Critical essays on those boys are a goddamn dime a dozen
Narration in Salinger’s Franny
Today we have a guest post bya professor of philosophy at MIT who writes . I enjoy everything I read on Mostly Aesthetics: it always makes me think differently about literature. I’m especially glad Brad chose to write about Franny, an excellent story by J.D. Salinger, of Catcher in the Rye fame. Once you’ve enjoyed this essay, do remember to subscribe to Brad’s Substack.
The next bookclub is on 26th November, 19.00 UK time. We are reading Darwin. Selected Letters and The Origin of Species. For letters, any edition will do, and it’s less essential than Origin.
On November 9th, I am running my final salon in the ‘How to Read a Poem’ series.
Franny is a story about a spiritual crisis. A careful reader who attends to some other of the story’s features, therefore, will fear he’s become a “section man,” one of those blindly over-eager students that Franny herself complains about, who run around the English department “ruining things for people,” who are “so brilliant they can hardly open their mouths.” This warning heard if not heeded, I think it fruitful to inquire into how this particular story is told.
Franny is told, for the most part, in standard third-person omniscient narration. In its first sentence—“Though brilliantly sunny, Saturday morning was overcoat weather again, not just topcoat weather”—the omniscience is manifest in its specificity. It is not just cold, it is cold enough for an overcoat. But like an itchy tag on a comfortable sweater, here and there an anomolous moment rakes its jagged edge across your brain. Sometimes specificity is absent; sometimes we are left with only a partial perspective on what is going on.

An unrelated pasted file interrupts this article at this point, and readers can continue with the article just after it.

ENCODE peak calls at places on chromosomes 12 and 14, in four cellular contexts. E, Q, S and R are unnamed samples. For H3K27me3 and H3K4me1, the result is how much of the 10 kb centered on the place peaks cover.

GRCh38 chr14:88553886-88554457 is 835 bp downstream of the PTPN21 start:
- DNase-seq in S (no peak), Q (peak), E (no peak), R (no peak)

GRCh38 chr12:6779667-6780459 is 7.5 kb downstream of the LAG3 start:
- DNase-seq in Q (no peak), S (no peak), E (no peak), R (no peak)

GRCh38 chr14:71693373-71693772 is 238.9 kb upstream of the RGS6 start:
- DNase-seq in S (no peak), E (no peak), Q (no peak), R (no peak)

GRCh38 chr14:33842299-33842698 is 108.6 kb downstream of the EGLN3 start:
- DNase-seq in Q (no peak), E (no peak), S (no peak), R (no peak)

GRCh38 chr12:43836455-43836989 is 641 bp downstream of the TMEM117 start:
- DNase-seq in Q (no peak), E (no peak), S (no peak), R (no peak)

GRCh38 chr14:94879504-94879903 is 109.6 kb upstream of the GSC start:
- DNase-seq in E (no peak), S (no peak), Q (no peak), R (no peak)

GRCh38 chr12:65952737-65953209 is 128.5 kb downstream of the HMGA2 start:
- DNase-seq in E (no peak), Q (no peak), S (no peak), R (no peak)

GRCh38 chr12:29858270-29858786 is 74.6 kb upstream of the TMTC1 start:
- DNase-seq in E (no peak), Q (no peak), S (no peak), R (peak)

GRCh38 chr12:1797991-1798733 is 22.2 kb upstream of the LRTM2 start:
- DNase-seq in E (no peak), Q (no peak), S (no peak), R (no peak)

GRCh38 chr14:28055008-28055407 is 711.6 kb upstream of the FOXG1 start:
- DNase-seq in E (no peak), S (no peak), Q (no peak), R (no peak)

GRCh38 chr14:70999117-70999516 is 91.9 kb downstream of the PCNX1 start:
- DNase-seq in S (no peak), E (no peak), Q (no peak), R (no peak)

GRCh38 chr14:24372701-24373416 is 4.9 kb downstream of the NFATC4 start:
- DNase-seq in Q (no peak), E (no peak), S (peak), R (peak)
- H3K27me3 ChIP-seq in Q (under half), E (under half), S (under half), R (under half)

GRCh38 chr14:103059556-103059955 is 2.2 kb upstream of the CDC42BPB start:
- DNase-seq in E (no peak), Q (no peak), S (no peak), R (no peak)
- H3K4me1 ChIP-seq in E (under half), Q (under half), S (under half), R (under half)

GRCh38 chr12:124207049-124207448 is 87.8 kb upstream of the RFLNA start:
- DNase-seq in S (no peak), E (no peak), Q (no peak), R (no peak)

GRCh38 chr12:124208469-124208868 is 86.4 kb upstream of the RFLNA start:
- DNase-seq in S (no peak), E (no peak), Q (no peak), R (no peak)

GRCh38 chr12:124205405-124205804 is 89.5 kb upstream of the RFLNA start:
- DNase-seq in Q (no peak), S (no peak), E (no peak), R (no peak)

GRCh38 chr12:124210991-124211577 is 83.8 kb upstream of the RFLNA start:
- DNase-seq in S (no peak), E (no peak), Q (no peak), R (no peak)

The lack of specifity is not always puzzling. Early on we read that “Twenty-some” young men are waiting at the train station, and of those, “no more than six or seven” are out on the cold platform. Well how many is it, exactly? Omniscient in “omniscient narration” means all-knowing, so why the coyness? But there is nothing here to get up in arms about. How many? is unanswered because the exact number does not matter.
Other times, the lack of specificity is not in the narration, but in the mind of a character. Lane, Franny’s boyfriend who meets her at the station and takes her to lunch, boasts over their meal about a paper he wrote for a literature class, which the instructor has told him might be publishable. This inspires Franny’s complaints about “section men,” and the conversation begins to turn sour. Franny “found herself looking at Lane as if he were a stranger, or a poster advertising a brand of linoleum, across the aisle of a subway car.” So which is it, is Lane a stranger or a subway advert? But this isn’t a case where the reader is left a little in the dark. Instead, Lane’s appearance to Franny, or her attitude toward him, is itself fuzzy, and either of the precise descriptions—“stranger”; “poster advertising linoleum”—by themselves would only imperfectly covey that appearance and attitude.
But sometimes, when there really is something the reader is left uncertain about, it matters a great deal. As Franny’s lunch with Lane builds towards a crisis, it becomes clearer and clearer that their values and ideals run at right angles. Lane regards a couple of English professors at Franny’s school as “two of the best men in the country...At least they’re poets,” and Franny, dismayed, replies that “they’re not real poets. They’re just people that write poems that get published and anthologized all over the place, but they're not poets.” Then:
She stopped, self-consciously, and put out her cigarette. For several minutes now, she had seemed to be losing color in her face. Suddenly, even her lipstick seemed a shade or two lighter, as though she had just blotted it with a leaf of Kleenex.